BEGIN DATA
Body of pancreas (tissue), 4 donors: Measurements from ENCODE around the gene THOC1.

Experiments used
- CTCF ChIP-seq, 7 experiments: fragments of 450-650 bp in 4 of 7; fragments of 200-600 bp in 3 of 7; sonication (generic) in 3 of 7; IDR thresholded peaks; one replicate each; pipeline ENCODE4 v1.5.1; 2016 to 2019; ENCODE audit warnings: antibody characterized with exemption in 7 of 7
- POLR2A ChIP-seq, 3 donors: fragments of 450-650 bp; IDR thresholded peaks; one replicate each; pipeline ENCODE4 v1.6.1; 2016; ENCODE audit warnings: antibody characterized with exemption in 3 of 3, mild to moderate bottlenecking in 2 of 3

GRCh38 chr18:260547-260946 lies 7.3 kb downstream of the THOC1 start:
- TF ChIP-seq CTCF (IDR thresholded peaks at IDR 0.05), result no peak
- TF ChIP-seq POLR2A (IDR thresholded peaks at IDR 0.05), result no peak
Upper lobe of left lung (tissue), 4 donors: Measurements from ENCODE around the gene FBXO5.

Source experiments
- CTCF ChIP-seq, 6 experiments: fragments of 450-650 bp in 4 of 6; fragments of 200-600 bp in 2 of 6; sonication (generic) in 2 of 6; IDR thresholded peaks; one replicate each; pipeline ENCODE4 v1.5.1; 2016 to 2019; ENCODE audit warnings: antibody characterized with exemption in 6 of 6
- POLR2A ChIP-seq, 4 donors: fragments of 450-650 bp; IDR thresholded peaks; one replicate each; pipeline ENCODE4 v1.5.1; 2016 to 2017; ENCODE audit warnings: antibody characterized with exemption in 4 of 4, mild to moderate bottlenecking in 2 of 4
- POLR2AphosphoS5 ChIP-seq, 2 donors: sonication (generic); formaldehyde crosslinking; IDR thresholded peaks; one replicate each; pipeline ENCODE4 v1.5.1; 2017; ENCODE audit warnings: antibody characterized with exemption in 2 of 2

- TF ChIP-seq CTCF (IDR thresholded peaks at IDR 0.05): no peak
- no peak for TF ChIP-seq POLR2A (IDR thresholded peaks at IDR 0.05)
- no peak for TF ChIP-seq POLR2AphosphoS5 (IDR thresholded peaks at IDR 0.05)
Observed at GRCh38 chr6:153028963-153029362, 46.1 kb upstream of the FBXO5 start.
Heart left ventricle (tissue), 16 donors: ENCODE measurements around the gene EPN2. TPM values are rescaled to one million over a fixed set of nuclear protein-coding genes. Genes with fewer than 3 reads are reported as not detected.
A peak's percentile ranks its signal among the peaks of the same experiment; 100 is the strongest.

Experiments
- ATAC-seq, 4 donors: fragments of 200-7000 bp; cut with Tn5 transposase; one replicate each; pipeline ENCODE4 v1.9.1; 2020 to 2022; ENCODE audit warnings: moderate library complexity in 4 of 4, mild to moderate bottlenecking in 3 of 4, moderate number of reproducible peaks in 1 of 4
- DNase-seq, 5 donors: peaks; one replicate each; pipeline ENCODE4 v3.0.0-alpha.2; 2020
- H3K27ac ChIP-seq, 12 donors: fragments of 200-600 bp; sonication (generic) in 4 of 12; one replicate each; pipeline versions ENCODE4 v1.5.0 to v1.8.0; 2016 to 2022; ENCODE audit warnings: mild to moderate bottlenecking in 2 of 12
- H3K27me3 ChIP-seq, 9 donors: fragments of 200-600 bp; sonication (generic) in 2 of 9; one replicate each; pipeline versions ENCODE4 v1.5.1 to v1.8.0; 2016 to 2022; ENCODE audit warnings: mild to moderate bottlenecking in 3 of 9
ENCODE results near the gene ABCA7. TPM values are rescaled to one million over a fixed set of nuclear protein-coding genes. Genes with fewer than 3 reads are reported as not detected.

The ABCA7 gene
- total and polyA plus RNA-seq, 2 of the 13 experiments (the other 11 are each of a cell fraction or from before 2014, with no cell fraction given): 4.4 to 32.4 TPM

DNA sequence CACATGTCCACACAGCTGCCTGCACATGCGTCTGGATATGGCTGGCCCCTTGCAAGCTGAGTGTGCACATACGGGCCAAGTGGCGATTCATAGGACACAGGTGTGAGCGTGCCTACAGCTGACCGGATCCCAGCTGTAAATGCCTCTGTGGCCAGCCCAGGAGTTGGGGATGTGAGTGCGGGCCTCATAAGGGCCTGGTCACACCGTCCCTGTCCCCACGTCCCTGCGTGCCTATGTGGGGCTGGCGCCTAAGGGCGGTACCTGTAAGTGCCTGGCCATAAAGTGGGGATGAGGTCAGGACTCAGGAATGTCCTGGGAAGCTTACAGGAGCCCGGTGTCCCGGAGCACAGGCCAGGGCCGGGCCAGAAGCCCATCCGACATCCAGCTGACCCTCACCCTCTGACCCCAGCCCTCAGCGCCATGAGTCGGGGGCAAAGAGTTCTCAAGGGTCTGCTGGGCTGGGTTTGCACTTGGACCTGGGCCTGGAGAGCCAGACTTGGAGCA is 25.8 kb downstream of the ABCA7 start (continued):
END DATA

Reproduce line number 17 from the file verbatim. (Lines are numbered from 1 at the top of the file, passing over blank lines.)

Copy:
Heart left ventricle (tissue), 16 donors: ENCODE measurements around the gene EPN2. TPM values are rescaled to one million over a fixed set of nuclear protein-coding genes. Genes with fewer than 3 reads are reported as not detected.